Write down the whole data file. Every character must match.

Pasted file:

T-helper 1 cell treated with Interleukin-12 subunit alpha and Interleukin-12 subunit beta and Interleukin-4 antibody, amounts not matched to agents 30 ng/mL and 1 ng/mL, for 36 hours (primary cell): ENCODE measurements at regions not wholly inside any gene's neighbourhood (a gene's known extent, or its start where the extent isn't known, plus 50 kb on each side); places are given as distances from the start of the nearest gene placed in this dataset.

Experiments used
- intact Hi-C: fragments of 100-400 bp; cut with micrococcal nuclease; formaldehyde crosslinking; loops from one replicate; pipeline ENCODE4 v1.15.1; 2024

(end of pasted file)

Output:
T-helper 1 cell treated with Interleukin-12 subunit alpha and Interleukin-12 subunit beta and Interleukin-4 antibody, amounts not matched to agents 30 ng/mL and 1 ng/mL, for 36 hours (primary cell): ENCODE measurements at regions not wholly inside any gene's neighbourhood (a gene's known extent, or its start where the extent isn't known, plus 50 kb on each side); places are given as distances from the start of the nearest gene placed in this dataset.

Experiments used
- intact Hi-C: fragments of 100-400 bp; cut with micrococcal nuclease; formaldehyde crosslinking; loops from one replicate; pipeline ENCODE4 v1.15.1; 2024